This is strictly a poorly
written fake job listing
Don't fall for it!
A box of rocks probably taught these guys how to write this scam-mail LOL. Here's another job scam that you might get from someone claiming to be Career Builder, but these guys don't claim to represent any company. They sent me multiple copies of this one, each with a different e-mail address at the same domain. The domain name is usaitcareer.com, so apparently they're trying to claim to be some sort of IT company, but the website is not active. They just receive e-mail at it. The "region" for the "job" is simply "United States," without mentioning any city or state.
They simply say "welcome to our hiring process" and then describe scheduling as an "occupation." There is no mention of which "job" it's supposed to be, other than in one other subject line that claims it's "database management." Business hours are also listed in "U.S. time," without mentioning any of the U.S.'s six different time zones, from Hawaii-Aleutian to Eastern. Finally, they claim there are no startup fees, but you would shortly get a fake cashiers check in the mail that would bounce higher than Venus.
For "this position," there are different position ID numbers attached to each e-mail address. As usual, these scammers are too lazy to write a convincing enough scam-mail to fool much of anyone.
This entry is linked here, and there are some job scam videos located here. Please follow me on Twitter @inscamerated. Thank You!
No Job Scams!
This one is even funnier than yesterday's fake "Career Builder job." Is anyone really going to take this BS seriously? I sure hope not. "Susan Walters" with the free e-mail address says, "I am honored to welcome you on behalf of our entity." In the third sentence, she refers to "our company." This "entity" or "company" has no name? ROFLMFAO. "Susan" claims to be in possession of my "CV" which I can only assume is a resume. "Wages" are to be paid every month, she says, but gives no denomination. 3,600 to 8,300 what per month? Dollars? Yen? Pounds? Her little scam-mail assures us that we would not have to pay anything at our own cost to get this "job." Gee, that would be nice -- if it was real to begin with. Rest assured, it's not. This entry is located here in the upper left hand corner, and there are some job scam videos here. Please follow me on Twitter @inscamerated. Thank you.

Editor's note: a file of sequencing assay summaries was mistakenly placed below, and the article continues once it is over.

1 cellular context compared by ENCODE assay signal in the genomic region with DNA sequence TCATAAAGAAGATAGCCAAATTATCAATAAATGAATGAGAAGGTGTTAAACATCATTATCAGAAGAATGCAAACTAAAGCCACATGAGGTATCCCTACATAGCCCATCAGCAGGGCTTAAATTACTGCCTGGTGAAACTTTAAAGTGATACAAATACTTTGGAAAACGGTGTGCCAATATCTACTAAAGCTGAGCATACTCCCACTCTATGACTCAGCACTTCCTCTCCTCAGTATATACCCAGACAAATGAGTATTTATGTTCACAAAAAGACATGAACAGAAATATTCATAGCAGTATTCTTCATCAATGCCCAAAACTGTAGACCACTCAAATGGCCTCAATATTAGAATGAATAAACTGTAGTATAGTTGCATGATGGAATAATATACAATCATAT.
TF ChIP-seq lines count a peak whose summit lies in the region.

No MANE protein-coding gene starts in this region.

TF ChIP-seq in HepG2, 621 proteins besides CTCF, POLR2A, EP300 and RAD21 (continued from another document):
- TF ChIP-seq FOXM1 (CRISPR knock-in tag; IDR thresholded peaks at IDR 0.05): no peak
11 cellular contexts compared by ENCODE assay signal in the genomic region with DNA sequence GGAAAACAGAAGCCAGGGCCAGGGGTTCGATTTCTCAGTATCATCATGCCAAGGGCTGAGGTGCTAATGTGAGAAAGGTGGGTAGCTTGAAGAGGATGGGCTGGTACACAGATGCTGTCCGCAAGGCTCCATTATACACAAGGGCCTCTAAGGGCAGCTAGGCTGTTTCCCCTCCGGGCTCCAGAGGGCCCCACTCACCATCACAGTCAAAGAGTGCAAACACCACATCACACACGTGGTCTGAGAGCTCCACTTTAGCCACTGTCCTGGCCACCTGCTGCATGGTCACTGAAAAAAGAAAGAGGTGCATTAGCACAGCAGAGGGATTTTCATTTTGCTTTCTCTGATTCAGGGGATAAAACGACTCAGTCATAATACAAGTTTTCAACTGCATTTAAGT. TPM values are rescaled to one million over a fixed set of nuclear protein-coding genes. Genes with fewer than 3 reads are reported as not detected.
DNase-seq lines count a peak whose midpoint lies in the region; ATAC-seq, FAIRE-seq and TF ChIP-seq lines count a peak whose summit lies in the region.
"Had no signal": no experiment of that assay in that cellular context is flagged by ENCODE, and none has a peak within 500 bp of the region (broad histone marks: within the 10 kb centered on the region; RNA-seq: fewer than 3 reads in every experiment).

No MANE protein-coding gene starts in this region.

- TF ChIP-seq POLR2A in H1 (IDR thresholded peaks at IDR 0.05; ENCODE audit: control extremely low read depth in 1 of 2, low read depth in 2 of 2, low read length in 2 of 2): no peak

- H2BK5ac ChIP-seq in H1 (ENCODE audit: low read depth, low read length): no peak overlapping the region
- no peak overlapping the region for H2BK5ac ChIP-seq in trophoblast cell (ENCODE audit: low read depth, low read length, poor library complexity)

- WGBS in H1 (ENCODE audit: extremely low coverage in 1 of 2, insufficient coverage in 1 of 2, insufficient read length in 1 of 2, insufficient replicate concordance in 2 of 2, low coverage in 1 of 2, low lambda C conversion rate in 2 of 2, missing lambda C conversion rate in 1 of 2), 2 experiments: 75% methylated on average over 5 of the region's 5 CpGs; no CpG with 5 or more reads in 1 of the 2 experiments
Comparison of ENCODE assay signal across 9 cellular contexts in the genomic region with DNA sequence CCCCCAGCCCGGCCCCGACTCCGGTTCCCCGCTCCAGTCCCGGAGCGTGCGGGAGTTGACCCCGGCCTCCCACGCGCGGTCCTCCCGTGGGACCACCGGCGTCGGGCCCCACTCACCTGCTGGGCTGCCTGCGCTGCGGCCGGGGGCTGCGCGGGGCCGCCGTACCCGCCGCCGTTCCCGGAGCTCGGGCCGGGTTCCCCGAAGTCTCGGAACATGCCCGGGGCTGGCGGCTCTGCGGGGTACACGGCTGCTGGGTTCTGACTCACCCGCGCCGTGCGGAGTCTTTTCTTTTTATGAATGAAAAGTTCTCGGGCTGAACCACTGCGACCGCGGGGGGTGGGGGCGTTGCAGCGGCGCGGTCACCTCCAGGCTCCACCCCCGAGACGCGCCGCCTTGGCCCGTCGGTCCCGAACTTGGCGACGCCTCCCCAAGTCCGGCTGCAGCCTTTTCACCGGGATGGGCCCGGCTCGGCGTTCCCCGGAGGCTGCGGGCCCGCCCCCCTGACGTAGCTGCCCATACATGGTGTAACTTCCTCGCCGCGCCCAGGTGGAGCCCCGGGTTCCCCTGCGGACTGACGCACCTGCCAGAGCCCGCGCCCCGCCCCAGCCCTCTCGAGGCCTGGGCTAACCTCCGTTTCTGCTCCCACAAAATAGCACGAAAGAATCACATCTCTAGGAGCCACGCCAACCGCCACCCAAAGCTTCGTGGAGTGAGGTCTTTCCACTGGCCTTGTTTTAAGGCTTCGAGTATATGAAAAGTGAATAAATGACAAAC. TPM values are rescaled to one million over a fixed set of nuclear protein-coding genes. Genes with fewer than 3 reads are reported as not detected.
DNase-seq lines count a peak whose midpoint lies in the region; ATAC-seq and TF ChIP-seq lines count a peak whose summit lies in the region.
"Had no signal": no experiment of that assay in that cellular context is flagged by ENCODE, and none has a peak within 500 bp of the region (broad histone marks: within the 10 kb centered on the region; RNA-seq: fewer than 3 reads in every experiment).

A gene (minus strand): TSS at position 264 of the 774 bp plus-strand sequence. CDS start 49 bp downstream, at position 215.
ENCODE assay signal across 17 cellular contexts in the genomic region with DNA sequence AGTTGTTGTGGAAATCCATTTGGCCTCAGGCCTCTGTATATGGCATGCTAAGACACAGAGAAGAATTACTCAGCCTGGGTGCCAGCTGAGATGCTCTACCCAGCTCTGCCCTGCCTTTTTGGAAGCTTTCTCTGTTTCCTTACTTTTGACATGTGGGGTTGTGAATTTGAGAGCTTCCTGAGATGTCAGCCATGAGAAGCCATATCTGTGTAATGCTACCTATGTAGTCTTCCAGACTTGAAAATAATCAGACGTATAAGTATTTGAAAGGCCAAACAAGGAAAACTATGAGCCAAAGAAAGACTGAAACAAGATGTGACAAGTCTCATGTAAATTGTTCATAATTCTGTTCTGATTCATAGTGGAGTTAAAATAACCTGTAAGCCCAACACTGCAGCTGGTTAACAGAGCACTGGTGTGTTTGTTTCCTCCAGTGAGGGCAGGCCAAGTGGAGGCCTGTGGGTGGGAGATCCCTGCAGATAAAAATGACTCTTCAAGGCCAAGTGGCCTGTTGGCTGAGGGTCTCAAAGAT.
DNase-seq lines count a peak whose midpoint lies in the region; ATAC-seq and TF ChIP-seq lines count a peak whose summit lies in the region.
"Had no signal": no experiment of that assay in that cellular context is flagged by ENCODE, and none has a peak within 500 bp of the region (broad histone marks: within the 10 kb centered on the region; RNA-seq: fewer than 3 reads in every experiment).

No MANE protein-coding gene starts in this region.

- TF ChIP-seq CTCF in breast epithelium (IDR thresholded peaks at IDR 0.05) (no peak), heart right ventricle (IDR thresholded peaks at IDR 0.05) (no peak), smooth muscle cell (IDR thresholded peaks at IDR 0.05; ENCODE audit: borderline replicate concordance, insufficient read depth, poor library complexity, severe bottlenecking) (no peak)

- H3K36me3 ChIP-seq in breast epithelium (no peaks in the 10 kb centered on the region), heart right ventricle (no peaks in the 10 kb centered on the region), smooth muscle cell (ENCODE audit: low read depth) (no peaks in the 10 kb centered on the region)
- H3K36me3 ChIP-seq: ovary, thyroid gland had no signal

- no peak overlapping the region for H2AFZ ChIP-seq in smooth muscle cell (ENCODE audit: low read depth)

Here's another scam-mail from that's not from Career Builder. The only thing the scammer does to try and convince you it is, though, is in the subject line. The only company they mention is "our firm," it's from a free e-mail address, and they also expect you to reply to another free e-mail address. Don't fall for it; these so-called "job positions" are never real. This entry is located here, and there are some job scam videos here. Please follow me on Twitter @inscamerated. Thank you.
Wow, just have a look at this beautiful piece of scammery, with all the "hotel jobs" that are supposedly available! Maybe they really are, but I don't live in the UK, so I'm not going to call them. This is another job scam, of course, but I just couldn't take a pass on this one. Are we sorry we're messing this up for this scammer, with all that hard work? Not at all! First off, s/he got the website address wrong, which is here. Then, as always, s/he wants us to contact him (or her) at a free e-mail address. You have to give this one credit, though, because it took a fair bit of work to put it together, and we admire that! This entry is located here, in the upper right hand corner, and there are some job scam videos here. Please follow me on Twitter @inscamerated. Thank You!
This is not from Career
Builder, it's just a scam